This article is a transcribed edited summary of a video Bob and Brad recorded in February of 2023. For the original video go to https://youtu.be/OjpjzMqTO_g Brad: Compression socks do wonders for circulation and blood flow in the legs, but the biggest problem I have, and everyone I know has is getting these things on. It's a struggle. It makes me say bad words so I just quit using them. Bob: Gosh darn! Brad: You'll get it, Bob. Take another 20 minutes. This was the situation with myself, Bob, my parents, and a lot of patients. Bob: Your mom, right? Brad: Yeah, exactly right. People just don't wear them because it's too hard to get them on. So anyway, we're going to show you the neatest trick that I've learned. I'm excited to show it and Bob, I think you are too, aren't you? Bob: I'm excited to see. Brad: Less than 30 seconds. Bob: Wow. I'm amazed. Brad: Less than 30 seconds. There you go. I'm feeling very happy. I've got socks on. Bob: Wow. Amazing. Brad: I'm going to show you a few simple tricks you have to know to have this success. Very simple. It'll only take a minute. All right. Now I found three little tricks that you need to do to make it go that easy, very simple, but if you know them first, then you don't have to learn them on your own. Bob: First thing, you are using the Medi Butler. Brad: The device is called the Medi Butler. I ran into this by accident shopping for my mother so she could do this and it worked so well that I thought I had to share. Bob: How much is it? Brad: I bought this for $30. You can go online. Online it was more expensive. I bought it at the store at the hospital in La Crosse. But anyway, Medi Butler, we have zero affiliation with this. I don't know anything about it at all except that I know this product works. The first trick is to locate the heel and the heel must face you. If you put it facing the other way, it goes on your foot wrong. The heel goes towards you. So get the heel in the right place, put it over like this and simply go down, down, down, down, down, all the way until it's flat. Brad: Then put the device on the floor in front of you. Now this part, I found to be very helpful. Put your finger in the sock and push down about to your knuckles. What that does is it makes it the right tightness around your toes. If you don't do that, it gets too tight and you feel your toes being squished. Brad: So I do that. Put your toes in there, grab the sides, push through, and just go all the way up and down. Bob: Beautiful. Brad: I've got a little bubble there. You may have to do a little adjustment. Usually, that doesn't happen. Bob: Of course. Brad: There you go. Then make sure you adjust the top. This particular pair of socks goes up over the knees. You can do that. I flip it down nice and smooth but preferably get the socks that stop below the knee. Once again, we've got another episode of a helpful hint for taking care of your socks. But again, we can fix just about anything except for... Bob: A broken heart. Brad: There it is broken. Put it together, Bob. Take care and take care of those legs. Visit us on our other social media platforms: YouTube, Website, Facebook, Instagram, Twitter, Pinterest, LinkedIn, TikTok, Wimkin, Mewe, Minds, Vero, SteemIt, Peakd, Rumble, Snapchat, Clapper, Threads Bob and Brad also have a Podcast where we share your favorite episodes as well as interviews with health-related experts. For this week’s Giveaway visit: https://bobandbrad.com/giveaways Bob and Brad’s Products Pain Management: C2 Massage Gun (US) C2 Pro Massage Gun with Heat and Cold Therapy Fit Glide Q2 Mini Massage Gun (US) Knee Glide Eye Massager T2 Massage Gun Air 2 Massage Gun Foot Massager X6 Massage Gun with Stainless Steel Head Leg Massager Holy Cowabunga Cream Uni Massage Gun D6 Pro Massage Gun Back Massager Posture Pad Lite Foot Massager EZBack Massager Weighted Heating Pad Hand Massager Fitness: Resistance Bands​ Pull Up System Pull Up Bands Wall Anchor​ Grip and Forearm Strengthener Hanging Handles​ Hand Grip Strengthener Kit Stress Balls Stretching: Booyah Stik Stretch Strap Bob & Brad Amazon Store and other products Bob and Brad Love Check out our shirts, mugs, bags, and more in our Bob and Brad merchandise shop​ Medical Disclaimer All information, content, and material on this website is for informational purposes only and are not intended to serve as a substitute for the consultation, diagnosis, and/or medical treatment of a qualified physician or healthcare provider. Affiliate Disclaimer: Keep in mind that we may receive commissions when you click our links and make purchases. However, this does not impact our reviews and comparisons. We are highly selective in our products and try our best to keep things fair and balanced to help you make the best choice for you.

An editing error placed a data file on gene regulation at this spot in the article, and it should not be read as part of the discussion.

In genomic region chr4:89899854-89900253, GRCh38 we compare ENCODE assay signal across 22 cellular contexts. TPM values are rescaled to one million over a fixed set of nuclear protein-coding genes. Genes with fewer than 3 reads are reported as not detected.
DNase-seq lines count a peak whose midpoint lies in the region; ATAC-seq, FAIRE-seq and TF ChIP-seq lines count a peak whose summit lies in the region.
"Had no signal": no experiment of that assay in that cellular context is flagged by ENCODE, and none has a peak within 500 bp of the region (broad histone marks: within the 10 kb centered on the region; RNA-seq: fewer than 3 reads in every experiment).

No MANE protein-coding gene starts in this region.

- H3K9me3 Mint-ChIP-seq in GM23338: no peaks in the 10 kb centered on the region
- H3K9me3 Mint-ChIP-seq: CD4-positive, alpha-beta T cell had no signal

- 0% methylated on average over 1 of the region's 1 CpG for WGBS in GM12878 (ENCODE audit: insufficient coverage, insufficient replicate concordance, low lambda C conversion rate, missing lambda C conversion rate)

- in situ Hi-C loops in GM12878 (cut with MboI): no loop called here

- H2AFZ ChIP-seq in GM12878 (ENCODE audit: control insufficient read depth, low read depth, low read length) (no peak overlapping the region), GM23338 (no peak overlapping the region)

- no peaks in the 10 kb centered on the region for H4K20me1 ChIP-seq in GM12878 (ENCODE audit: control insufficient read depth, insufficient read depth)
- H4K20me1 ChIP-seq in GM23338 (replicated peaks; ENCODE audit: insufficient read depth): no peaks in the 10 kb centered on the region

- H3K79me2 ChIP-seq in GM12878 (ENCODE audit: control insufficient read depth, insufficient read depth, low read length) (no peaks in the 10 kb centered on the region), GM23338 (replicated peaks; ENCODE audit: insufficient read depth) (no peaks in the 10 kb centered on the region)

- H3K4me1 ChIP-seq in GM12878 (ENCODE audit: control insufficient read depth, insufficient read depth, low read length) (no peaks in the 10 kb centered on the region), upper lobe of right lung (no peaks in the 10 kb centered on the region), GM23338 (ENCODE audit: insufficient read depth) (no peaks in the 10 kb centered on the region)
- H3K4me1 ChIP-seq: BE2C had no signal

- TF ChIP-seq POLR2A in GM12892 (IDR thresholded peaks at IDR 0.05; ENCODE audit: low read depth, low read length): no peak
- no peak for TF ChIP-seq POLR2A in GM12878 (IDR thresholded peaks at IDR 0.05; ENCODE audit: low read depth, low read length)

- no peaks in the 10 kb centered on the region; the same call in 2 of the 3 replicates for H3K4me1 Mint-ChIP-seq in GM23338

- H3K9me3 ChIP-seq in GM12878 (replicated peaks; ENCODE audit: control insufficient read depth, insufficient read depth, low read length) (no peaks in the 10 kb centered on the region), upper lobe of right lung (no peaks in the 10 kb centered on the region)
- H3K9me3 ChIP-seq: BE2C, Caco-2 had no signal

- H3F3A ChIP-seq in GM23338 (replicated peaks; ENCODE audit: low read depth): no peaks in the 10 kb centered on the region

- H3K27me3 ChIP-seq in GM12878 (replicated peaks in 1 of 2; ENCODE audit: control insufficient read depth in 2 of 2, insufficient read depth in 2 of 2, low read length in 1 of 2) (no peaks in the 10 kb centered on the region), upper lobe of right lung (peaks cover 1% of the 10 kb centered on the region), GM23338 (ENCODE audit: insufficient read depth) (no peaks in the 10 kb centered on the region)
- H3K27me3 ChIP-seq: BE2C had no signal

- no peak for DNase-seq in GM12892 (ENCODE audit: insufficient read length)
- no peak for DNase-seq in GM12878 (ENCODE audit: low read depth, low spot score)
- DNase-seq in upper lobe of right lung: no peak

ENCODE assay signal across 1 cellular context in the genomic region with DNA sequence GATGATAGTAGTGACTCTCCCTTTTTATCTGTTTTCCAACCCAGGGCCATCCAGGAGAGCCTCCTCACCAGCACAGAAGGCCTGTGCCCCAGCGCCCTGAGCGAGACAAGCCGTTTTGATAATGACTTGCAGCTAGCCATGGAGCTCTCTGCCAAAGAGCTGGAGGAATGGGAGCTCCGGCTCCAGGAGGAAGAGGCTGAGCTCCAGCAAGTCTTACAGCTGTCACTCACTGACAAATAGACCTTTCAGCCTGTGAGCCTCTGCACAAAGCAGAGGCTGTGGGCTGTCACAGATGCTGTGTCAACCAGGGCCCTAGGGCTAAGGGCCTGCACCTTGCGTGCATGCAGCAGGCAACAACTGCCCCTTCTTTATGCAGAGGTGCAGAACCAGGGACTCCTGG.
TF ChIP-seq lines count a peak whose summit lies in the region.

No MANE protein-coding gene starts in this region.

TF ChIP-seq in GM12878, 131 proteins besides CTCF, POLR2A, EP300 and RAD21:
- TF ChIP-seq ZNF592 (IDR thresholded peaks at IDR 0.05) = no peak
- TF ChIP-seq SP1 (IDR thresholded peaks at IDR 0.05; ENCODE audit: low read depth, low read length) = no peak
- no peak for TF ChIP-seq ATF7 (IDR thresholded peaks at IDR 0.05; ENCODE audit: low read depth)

• The Athletic Recovery Weapon in the Age of Aging: New Applications of Massage Guns